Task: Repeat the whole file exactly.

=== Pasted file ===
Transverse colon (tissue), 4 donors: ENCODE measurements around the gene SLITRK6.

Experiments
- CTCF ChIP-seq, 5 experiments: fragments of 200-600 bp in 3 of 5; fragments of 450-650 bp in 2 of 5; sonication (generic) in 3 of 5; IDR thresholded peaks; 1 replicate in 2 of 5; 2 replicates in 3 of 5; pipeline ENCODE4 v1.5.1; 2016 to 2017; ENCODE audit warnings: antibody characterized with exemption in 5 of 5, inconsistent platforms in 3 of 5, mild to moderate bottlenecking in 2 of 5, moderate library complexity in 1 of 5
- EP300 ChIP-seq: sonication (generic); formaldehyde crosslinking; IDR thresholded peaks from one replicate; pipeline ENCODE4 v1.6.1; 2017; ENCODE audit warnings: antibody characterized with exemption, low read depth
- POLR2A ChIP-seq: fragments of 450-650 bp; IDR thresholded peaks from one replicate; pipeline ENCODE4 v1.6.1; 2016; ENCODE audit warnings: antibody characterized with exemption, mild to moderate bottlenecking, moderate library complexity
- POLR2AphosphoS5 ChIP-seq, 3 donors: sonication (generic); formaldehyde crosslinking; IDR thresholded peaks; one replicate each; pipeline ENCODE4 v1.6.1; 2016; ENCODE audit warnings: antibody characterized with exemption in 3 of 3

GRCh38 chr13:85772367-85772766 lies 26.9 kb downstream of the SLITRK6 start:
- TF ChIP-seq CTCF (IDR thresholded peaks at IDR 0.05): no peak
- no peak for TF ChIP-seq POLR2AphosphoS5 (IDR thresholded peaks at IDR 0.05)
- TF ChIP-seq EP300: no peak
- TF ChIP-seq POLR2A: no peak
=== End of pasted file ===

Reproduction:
Transverse colon (tissue), 4 donors: ENCODE measurements around the gene SLITRK6.

Experiments
- CTCF ChIP-seq, 5 experiments: fragments of 200-600 bp in 3 of 5; fragments of 450-650 bp in 2 of 5; sonication (generic) in 3 of 5; IDR thresholded peaks; 1 replicate in 2 of 5; 2 replicates in 3 of 5; pipeline ENCODE4 v1.5.1; 2016 to 2017; ENCODE audit warnings: antibody characterized with exemption in 5 of 5, inconsistent platforms in 3 of 5, mild to moderate bottlenecking in 2 of 5, moderate library complexity in 1 of 5
- EP300 ChIP-seq: sonication (generic); formaldehyde crosslinking; IDR thresholded peaks from one replicate; pipeline ENCODE4 v1.6.1; 2017; ENCODE audit warnings: antibody characterized with exemption, low read depth
- POLR2A ChIP-seq: fragments of 450-650 bp; IDR thresholded peaks from one replicate; pipeline ENCODE4 v1.6.1; 2016; ENCODE audit warnings: antibody characterized with exemption, mild to moderate bottlenecking, moderate library complexity
- POLR2AphosphoS5 ChIP-seq, 3 donors: sonication (generic); formaldehyde crosslinking; IDR thresholded peaks; one replicate each; pipeline ENCODE4 v1.6.1; 2016; ENCODE audit warnings: antibody characterized with exemption in 3 of 3

GRCh38 chr13:85772367-85772766 lies 26.9 kb downstream of the SLITRK6 start:
- TF ChIP-seq CTCF (IDR thresholded peaks at IDR 0.05): no peak
- no peak for TF ChIP-seq POLR2AphosphoS5 (IDR thresholded peaks at IDR 0.05)
- TF ChIP-seq EP300: no peak
- TF ChIP-seq POLR2A: no peak